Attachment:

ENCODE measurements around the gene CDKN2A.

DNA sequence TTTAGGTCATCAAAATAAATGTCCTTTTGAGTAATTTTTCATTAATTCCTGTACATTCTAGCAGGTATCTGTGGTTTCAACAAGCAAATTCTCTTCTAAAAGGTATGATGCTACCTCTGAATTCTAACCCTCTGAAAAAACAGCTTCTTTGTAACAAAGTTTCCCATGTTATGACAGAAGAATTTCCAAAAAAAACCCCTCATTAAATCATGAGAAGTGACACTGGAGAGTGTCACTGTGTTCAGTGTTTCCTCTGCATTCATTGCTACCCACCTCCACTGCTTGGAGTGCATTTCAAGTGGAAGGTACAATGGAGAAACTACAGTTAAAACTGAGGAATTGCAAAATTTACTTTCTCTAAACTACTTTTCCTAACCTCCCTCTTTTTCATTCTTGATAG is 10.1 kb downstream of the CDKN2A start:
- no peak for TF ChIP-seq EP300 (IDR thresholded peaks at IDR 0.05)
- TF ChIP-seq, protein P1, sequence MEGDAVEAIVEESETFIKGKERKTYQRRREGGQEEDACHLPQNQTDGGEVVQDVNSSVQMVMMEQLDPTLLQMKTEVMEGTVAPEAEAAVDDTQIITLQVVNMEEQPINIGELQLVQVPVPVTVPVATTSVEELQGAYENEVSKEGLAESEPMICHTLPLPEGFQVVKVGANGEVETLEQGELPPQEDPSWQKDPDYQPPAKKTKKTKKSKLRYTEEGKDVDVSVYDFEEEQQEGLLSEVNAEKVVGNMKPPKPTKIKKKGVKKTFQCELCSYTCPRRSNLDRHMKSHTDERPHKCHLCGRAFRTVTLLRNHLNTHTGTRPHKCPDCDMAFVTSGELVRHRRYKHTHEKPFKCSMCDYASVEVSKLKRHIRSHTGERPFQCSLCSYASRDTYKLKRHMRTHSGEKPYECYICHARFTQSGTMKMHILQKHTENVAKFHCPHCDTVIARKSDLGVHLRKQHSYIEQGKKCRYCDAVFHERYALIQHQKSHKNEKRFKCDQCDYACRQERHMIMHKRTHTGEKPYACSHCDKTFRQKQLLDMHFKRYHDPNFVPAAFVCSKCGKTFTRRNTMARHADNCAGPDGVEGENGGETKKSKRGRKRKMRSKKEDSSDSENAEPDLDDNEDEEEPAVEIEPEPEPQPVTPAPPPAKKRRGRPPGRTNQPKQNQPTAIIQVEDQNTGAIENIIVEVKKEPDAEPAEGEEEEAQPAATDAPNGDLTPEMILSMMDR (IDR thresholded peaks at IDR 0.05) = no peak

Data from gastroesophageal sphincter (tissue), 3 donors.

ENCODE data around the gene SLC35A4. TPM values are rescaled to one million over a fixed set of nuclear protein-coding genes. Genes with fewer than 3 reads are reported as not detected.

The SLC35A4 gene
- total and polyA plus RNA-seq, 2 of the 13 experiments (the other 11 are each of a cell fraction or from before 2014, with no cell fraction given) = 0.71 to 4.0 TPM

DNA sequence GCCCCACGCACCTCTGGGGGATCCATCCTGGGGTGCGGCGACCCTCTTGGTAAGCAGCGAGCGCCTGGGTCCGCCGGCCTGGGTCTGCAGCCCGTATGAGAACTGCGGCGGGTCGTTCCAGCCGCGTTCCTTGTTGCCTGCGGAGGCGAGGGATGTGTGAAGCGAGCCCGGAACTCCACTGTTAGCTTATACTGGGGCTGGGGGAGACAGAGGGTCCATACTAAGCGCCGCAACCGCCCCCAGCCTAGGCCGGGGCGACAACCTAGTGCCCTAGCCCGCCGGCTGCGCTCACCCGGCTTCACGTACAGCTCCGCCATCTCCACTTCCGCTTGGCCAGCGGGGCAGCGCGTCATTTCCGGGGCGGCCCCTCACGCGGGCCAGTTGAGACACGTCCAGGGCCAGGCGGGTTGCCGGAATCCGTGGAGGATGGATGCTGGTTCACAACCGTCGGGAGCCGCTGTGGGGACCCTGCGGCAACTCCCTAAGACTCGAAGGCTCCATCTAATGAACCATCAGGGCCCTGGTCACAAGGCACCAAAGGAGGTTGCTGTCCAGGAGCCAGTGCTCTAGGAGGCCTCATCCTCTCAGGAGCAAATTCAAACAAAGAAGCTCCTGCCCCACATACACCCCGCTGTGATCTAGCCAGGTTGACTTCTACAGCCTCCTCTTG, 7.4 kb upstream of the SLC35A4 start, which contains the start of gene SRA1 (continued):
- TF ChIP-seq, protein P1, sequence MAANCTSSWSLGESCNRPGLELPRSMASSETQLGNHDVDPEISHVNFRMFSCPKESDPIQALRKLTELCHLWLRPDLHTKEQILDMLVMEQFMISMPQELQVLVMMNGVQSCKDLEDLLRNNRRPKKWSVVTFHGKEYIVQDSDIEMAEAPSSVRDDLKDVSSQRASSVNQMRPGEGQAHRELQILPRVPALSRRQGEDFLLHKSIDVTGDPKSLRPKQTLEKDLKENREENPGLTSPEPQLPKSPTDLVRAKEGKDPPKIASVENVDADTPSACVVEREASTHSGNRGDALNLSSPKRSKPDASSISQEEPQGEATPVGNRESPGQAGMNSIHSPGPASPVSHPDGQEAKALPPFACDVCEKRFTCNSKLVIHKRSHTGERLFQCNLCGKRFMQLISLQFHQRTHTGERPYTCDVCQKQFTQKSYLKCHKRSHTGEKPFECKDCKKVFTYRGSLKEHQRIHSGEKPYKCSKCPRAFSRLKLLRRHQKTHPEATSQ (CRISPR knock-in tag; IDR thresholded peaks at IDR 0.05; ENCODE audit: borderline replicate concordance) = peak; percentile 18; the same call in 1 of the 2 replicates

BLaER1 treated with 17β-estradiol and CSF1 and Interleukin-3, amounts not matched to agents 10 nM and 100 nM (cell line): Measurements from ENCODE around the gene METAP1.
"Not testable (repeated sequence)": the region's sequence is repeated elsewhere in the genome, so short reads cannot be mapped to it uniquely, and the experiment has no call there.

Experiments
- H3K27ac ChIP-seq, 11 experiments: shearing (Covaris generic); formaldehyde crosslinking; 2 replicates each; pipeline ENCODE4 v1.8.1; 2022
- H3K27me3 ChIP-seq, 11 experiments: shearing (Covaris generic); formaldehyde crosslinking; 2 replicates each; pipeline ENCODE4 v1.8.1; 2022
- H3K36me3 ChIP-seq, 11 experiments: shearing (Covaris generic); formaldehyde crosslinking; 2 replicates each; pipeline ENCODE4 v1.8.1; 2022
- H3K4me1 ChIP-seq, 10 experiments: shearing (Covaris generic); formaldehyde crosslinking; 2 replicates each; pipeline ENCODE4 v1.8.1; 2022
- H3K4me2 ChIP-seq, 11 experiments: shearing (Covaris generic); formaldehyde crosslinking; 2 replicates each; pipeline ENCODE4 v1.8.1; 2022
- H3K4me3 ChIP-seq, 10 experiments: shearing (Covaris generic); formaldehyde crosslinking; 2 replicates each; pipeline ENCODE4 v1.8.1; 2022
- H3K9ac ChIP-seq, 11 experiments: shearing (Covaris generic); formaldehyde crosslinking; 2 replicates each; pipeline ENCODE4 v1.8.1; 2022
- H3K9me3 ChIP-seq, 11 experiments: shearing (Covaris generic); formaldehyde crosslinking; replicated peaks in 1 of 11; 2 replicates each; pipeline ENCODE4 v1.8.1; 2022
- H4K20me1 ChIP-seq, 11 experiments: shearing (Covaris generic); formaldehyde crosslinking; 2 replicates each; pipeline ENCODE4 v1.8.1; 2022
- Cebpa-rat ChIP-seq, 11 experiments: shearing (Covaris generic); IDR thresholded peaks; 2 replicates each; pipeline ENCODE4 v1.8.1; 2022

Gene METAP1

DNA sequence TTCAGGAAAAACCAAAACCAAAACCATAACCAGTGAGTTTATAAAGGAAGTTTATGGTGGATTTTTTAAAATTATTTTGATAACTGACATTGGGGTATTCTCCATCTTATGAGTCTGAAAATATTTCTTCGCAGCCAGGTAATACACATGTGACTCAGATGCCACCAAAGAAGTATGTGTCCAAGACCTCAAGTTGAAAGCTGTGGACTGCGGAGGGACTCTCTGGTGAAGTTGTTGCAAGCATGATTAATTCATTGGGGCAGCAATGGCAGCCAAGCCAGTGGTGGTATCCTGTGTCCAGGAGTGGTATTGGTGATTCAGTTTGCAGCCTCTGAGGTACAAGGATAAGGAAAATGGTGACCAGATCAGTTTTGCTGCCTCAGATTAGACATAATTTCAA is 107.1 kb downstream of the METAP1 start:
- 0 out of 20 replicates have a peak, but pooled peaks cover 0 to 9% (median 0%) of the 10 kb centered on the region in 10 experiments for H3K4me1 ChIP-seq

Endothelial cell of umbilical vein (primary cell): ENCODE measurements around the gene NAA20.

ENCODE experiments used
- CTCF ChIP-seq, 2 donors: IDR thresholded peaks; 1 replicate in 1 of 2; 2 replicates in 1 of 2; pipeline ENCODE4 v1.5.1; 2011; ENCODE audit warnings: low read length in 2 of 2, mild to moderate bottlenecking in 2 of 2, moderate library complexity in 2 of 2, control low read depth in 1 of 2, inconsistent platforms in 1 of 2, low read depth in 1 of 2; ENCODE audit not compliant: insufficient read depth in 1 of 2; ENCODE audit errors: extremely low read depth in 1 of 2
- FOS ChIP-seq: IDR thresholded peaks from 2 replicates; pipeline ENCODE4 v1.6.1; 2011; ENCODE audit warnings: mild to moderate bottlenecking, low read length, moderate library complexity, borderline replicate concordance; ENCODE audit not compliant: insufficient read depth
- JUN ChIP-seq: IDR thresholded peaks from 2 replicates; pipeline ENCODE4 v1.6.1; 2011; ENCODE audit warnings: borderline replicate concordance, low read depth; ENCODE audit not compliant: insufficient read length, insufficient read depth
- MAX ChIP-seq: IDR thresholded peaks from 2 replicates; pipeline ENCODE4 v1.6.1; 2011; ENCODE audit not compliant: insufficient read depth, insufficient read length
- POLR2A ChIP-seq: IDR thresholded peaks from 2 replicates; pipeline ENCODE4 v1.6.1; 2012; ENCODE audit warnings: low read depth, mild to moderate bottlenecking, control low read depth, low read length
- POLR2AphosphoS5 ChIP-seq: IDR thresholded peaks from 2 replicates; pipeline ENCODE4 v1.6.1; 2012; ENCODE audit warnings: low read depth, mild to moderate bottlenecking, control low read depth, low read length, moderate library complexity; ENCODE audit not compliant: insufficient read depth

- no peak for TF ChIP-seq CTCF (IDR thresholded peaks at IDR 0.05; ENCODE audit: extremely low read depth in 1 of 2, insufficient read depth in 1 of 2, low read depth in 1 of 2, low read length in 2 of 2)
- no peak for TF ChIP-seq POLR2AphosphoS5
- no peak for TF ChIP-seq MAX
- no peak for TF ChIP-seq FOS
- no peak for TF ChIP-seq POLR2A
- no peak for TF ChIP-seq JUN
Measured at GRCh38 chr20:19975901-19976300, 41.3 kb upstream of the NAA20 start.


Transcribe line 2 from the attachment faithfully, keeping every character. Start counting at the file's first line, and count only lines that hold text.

DNA sequence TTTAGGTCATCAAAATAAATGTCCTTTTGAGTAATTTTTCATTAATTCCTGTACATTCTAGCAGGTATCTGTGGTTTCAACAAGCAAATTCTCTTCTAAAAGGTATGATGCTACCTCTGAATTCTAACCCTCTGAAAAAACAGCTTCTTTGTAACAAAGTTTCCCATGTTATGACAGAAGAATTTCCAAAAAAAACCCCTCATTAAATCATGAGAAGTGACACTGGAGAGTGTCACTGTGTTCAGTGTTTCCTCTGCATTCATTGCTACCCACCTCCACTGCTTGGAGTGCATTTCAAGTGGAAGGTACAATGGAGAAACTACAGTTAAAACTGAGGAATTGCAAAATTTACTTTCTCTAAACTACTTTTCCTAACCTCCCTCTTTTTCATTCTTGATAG is 10.1 kb downstream of the CDKN2A start: